Mammograms save lives! Early detection plus starting treatment earlier equals a higher breast cancer survival rate. A mammogram is an X-ray picture of the breast. Doctors use a mammogram to look for early signs of breast cancer. They are considered the best way to detect breast cancer.
There are two types of mammograms: screening and diagnostic. A screening mammogram is the basic mammogram all women need to get. If you are experiencing breast changes, such as a lump, pain, nipple discharge, change in breast size or shape, or you’ve had breast cancer before, you’ll need a diagnostic mammogram. Also, if your screening mammogram shows an abnormality, you may need additional imaging, like a diagnostic mammogram.
When Do Women Need to Start Getting Mammograms?
Most women should start getting an annual mammogram when they turn 40. According to the National Breast Cancer Foundation, 1 in every 8 women will have breast cancer in her lifetime. Breast cancer is the second most common type of cancer in women, second only to skin cancer.
Some women and men may need to start mammography screenings earlier than 40. Your primary care provider (PCP), gynecologist, or oncologist may refer you for a mammogram earlier if you have these risk factors:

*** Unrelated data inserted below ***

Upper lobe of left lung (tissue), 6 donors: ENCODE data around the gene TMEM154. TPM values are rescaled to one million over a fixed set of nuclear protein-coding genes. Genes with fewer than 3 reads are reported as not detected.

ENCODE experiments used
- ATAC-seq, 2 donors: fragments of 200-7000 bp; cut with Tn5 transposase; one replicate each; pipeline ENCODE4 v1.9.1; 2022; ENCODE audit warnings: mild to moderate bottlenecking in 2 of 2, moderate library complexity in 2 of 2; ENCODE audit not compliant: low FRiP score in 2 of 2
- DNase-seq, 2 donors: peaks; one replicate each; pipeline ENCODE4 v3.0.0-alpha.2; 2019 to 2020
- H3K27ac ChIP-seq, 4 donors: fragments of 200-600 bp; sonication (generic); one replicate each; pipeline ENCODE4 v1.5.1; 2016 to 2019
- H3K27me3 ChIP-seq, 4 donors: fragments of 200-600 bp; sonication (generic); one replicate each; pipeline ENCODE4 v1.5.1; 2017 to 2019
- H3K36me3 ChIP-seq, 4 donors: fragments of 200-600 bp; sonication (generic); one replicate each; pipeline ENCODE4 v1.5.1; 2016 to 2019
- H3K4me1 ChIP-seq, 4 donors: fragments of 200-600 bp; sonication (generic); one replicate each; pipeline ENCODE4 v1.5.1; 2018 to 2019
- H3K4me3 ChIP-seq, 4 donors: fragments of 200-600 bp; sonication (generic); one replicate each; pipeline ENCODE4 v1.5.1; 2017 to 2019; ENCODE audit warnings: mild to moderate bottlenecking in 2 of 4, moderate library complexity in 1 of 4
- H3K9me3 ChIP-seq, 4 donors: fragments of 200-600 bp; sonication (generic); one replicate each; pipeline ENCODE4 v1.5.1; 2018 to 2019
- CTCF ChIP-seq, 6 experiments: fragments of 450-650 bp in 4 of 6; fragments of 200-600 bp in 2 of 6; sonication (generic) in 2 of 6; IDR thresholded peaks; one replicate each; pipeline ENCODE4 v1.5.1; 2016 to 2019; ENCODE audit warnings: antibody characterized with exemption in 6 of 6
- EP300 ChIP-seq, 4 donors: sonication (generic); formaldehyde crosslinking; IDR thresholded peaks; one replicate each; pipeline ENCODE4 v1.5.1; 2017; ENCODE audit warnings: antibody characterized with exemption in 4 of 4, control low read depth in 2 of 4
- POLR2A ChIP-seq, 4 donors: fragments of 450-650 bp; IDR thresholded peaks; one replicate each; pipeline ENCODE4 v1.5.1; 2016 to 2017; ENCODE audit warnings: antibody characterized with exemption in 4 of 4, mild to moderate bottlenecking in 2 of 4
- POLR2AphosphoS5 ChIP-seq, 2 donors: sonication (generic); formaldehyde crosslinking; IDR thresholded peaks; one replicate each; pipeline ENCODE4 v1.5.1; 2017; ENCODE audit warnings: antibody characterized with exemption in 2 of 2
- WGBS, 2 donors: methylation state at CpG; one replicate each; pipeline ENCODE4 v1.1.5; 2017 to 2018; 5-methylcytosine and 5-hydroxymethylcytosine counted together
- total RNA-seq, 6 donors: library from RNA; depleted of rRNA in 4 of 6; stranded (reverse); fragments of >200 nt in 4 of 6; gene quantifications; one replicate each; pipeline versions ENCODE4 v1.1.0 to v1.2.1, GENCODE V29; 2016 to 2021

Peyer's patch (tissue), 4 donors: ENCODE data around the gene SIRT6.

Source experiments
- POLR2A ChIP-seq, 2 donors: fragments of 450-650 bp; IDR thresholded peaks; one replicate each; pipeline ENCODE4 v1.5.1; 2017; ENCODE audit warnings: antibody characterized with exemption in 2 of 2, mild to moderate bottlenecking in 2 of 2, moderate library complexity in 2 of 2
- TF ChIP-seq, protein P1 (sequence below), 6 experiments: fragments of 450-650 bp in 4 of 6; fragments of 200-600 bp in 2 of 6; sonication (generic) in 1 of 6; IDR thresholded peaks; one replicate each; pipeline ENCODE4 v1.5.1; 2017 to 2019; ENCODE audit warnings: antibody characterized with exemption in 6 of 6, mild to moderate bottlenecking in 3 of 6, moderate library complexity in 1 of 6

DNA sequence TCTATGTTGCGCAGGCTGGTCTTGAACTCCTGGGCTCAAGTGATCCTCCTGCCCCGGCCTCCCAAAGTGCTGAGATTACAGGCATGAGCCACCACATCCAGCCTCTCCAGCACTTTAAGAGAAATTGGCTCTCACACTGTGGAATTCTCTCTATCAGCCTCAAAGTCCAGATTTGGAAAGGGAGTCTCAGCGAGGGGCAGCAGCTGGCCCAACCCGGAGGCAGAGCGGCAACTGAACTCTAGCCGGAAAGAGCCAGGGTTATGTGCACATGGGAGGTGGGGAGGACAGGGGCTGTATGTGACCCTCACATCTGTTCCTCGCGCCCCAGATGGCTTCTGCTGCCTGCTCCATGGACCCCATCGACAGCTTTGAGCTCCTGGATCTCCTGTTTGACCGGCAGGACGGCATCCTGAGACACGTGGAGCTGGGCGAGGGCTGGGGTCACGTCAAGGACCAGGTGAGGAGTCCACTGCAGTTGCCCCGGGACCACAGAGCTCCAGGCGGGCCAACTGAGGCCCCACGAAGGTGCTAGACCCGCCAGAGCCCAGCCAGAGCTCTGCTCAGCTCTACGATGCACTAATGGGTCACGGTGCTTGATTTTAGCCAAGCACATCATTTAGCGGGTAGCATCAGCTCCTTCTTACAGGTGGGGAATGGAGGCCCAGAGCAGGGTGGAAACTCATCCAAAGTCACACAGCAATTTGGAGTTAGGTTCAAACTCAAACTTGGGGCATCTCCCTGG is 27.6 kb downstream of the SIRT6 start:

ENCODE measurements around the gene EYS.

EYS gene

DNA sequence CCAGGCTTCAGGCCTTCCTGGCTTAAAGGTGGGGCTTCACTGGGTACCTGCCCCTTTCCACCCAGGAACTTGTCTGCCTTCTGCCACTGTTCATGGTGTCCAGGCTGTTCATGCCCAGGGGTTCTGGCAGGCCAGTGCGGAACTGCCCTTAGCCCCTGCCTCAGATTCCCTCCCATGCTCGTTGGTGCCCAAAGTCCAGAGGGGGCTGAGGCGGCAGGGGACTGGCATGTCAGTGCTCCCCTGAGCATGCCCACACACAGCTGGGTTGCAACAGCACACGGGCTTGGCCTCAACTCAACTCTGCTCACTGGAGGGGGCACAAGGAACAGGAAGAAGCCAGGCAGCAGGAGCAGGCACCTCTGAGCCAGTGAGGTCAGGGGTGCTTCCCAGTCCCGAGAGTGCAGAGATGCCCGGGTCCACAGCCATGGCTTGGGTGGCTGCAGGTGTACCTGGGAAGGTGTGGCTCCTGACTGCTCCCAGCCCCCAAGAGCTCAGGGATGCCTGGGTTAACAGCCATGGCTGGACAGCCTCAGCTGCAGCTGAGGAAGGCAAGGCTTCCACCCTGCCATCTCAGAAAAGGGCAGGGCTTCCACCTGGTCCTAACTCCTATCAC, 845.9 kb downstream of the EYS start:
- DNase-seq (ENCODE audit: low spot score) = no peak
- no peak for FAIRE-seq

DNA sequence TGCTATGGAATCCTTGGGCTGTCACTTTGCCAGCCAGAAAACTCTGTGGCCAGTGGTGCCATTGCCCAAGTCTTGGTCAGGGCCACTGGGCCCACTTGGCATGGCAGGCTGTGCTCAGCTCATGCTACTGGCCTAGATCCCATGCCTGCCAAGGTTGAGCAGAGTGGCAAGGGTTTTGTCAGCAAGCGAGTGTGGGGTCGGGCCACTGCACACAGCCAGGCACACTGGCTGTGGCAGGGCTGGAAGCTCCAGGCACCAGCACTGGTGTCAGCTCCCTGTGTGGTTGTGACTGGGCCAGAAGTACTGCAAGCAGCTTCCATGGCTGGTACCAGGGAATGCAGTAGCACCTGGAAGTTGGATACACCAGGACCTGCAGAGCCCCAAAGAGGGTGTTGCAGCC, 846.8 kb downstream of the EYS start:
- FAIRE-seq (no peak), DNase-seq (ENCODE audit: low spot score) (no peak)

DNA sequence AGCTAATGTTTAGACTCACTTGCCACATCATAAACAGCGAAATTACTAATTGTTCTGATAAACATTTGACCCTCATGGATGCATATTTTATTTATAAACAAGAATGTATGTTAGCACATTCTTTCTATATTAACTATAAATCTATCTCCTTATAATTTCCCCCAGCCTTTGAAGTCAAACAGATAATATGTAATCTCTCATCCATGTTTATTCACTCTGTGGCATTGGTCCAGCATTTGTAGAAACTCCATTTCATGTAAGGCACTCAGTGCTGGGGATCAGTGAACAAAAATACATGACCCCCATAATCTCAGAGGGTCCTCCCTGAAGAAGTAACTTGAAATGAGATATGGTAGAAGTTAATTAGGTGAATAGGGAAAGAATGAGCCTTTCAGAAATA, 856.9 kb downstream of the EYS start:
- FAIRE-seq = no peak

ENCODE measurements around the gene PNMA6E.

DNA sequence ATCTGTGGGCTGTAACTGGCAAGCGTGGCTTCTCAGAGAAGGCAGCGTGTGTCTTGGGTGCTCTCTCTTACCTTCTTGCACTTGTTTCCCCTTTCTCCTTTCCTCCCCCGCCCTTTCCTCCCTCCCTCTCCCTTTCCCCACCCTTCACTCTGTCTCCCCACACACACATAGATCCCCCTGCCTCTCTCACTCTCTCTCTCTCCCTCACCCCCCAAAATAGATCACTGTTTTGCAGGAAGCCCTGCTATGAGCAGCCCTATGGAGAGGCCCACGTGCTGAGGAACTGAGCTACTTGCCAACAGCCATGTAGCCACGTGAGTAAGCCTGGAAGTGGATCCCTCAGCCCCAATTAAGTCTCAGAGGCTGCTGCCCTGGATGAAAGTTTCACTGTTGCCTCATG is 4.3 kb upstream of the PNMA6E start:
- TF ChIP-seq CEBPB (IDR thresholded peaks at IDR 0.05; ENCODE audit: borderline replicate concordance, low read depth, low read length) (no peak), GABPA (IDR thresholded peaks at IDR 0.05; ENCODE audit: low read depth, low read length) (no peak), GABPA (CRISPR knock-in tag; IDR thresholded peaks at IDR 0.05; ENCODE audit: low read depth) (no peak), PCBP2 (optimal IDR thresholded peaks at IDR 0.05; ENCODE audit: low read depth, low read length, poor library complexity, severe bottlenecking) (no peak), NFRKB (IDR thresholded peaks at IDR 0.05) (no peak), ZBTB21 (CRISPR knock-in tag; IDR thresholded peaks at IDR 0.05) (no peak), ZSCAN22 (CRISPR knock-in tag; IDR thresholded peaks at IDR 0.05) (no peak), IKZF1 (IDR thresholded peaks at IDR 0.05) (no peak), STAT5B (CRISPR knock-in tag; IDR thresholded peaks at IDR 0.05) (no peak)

- If you have had breast cancer before.
- If you have a family history of breast cancer.
- If you or your doctor discover a lump in your breast or other questionable changes in breast tissue.
- If you test positive for BRCA and/or other genetic mutations that increase your likelihood of getting breast cancer.
- If you have dense breasts or certain benign (non-cancerous) breast conditions.
Mammograms Improve Breast Cancer Survival Rates
Along with monthly breast self-exams and yearly clinical breast exams (often part of a woman’s wellness visit or annual health exam), mammograms have helped save hundreds of thousands of women’s lives. According to the American Cancer Society, when breast cancer is detected early and is in the localized stage, the five-year relative survival rate is 99%. Breastcancer.org reports that “Women diagnosed with breast cancer who had regular mammograms had a 60% lower risk of dying from the disease in the 10 years after diagnosis and a 47% lower risk of dying from the disease in the 20 years after diagnosis compared to women who didn’t have regular screenings.”
The improved survival rates from early detection make it clear that mammograms are the best weapon to defend yourself against breast cancer.
Even with advances in treatment, the American Cancer Society estimates that more than 297,000 women will be diagnosed with breast cancer, and more than 43,000 women in the United States will die from breast cancer in 2023. However, there are more than 3.8 million breast cancer survivors in the U.S. today. This is why mammograms are so important!